It’s hard to believe that I’ve already been teaching over half a year! Throughout these past months, I’ve picked up some very helpful advice from colleagues as well as learned from my own mistakes. Here’s a brief compilation of what I’ve learned so far in my first year of teaching:
1. Parents. I wouldn’t have survived up to this point without my parents. I’m not ashamed to admit that I live with mum and dad. With this being my first year out of university having a monstrous student loan to pay off, I need their support more than ever.
2. Nourishment. I’m the kind of person that prefers skipping breakfast if it means I get an extra 10 minutes of sleep. But as I’ve learned, it is very difficult to concentrate, let alone teach, when all I can think about is food. I’ve also learned that bringing snacks to work makes a world of a difference for my energy level and my general mood.
3. Colleagues. If you get along with your co-workers, it makes the day go buy a lot faster. I feel blessed that there is such a positive energy and filial vibe in the staff room. I’m also learning so much from the other teachers. We’ve gotten used to swapping material, sharing ideas and lessons, and even sharing funny things our students say.
4. Back-up. Having a bank of activities is a life-saver. I now have a trusty collection of anywhere between 5-15 minute games and activities to pull out whenever I have some extra time left in a lesson. The beauty of teaching ESL is that practically any game can work. Even if it is not grammar or vocabulary related, if there is an opportunity to practice speaking – students love it.
5. Balance. I made the mistake a couple of days ago of doing intense grammar work for the first period and beginning the next period with intense vocabulary. If students don’t get a break to do something a little more relaxed like group discussions or a game, the lesson – no matter how interesting it may be – will become tedious, for both the students and the teacher.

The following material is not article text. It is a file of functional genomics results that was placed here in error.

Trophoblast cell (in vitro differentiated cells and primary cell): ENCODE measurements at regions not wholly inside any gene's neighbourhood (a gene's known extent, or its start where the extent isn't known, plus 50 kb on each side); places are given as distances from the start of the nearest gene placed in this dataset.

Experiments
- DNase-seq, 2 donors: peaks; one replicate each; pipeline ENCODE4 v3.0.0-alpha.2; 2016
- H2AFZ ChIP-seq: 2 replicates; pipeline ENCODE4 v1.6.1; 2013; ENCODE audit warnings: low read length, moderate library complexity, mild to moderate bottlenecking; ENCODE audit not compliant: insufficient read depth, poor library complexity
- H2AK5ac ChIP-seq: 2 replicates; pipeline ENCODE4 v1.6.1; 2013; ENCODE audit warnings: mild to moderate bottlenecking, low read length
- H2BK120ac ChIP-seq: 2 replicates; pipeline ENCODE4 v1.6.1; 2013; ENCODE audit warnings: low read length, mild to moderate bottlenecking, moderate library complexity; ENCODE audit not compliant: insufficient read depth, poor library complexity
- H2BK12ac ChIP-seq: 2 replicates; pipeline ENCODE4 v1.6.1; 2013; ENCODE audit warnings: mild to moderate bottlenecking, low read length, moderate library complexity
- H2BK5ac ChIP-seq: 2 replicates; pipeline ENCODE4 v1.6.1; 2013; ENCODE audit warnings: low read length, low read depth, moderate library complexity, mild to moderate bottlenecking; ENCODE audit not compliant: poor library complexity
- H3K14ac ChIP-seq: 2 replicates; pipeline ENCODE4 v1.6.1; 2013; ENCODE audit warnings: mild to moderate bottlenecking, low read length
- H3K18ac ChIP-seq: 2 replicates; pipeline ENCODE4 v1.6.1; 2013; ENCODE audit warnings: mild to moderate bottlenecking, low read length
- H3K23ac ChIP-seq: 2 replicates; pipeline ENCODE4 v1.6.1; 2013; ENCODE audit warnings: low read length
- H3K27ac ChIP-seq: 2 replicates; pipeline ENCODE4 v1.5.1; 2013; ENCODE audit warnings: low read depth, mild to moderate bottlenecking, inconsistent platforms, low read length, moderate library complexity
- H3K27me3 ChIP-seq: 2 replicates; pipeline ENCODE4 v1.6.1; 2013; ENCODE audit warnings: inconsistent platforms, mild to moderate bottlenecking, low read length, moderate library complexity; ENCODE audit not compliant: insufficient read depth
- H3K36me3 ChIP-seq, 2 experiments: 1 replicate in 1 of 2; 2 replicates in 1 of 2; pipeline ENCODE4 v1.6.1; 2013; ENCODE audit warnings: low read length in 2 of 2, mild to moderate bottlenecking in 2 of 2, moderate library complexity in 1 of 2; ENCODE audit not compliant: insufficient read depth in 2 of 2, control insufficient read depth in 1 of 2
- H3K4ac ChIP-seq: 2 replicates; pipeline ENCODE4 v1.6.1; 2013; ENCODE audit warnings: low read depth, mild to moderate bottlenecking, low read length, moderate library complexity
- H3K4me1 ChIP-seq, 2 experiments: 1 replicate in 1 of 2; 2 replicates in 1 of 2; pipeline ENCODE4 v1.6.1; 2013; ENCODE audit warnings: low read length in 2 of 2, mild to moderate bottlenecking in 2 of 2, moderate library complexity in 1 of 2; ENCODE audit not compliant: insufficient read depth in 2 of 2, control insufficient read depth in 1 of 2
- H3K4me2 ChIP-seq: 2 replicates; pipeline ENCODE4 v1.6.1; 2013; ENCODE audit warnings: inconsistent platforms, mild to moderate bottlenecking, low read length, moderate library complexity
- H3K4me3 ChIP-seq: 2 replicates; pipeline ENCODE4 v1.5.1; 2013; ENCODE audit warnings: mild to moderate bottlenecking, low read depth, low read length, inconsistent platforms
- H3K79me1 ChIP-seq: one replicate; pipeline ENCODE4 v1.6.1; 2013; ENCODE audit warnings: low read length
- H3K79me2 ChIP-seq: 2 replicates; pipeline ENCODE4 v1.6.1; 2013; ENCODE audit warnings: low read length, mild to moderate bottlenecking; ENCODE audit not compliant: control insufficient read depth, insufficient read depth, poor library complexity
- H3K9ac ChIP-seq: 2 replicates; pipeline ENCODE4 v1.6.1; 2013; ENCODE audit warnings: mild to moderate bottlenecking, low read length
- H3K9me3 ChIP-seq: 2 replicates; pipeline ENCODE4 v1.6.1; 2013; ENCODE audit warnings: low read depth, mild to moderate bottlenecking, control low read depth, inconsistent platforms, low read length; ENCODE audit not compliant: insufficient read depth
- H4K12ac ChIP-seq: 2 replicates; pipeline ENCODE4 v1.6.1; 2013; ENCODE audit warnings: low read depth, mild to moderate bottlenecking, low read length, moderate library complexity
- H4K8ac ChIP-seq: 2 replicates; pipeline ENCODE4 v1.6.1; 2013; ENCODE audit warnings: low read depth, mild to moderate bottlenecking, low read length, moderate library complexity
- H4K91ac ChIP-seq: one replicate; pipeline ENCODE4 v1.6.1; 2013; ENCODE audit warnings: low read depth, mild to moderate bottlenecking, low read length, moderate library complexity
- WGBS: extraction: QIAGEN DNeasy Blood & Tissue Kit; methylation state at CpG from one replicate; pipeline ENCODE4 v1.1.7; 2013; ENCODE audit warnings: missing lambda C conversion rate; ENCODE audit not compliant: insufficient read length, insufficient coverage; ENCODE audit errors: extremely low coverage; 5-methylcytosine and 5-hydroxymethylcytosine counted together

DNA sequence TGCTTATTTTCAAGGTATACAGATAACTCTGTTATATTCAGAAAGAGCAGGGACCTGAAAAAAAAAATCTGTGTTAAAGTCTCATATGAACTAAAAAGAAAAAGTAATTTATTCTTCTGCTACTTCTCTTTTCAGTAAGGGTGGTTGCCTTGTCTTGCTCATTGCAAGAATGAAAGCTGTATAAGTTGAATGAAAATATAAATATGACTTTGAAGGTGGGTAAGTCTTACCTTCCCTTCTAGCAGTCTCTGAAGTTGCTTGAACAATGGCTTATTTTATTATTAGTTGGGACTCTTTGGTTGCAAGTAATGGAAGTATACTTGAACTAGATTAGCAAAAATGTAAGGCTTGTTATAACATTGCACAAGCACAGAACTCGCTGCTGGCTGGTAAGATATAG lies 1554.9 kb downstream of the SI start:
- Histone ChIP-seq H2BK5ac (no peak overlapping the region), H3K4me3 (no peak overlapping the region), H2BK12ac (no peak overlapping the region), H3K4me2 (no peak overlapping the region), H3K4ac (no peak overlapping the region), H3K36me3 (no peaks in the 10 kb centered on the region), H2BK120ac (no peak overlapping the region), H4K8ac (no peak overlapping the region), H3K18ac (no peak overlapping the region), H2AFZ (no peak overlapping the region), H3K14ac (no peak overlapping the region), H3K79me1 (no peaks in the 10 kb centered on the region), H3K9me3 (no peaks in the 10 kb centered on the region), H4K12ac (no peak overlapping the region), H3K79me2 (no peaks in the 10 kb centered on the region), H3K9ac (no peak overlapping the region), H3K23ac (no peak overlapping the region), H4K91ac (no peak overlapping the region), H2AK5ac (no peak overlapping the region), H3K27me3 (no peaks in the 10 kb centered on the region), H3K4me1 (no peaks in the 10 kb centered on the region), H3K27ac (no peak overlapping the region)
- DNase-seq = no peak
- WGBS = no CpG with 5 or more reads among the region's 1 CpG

6. Purpose and Progress. Before beginning any lesson or activity, I often explain to my students why it is important that they know this and how this will be useful to them. I’ve done this with my high schoolers in my student teaching days and it has helped me to avoid the dreaded question, “Why do we have to learn this?” As well, I’ve noticed that my students become much more motivated when they see their improvement or areas that need improvement.
7. Sleep. I no longer have the post-secondary luxury of staying up late watching movies or finishing a good book. If I don’t get to bed before 11pm, I end up snoozing 4-5 times before finally scrambling out of bed and dashing out the door minus breakfast. Lately, I’ve been catching up on my sleep on the train.
8. Deviate. I find that my lessons become much easier to teach and much more interesting when I allow myself to go off topic. I used to think that teachers who did this were just easily distracted, but unless a student is purposely trying to waste your time, it’s actually rather refreshing and stimulating to talk about something different. So far, for all the times that a student has posed an “off-topic” question, the class also seems to be interested to know.
That’s all I can think of at this moment, I’m sure there are a lot more that I have forgotten, so I shall follow up with a Part 2!
Have a great rest of the week :)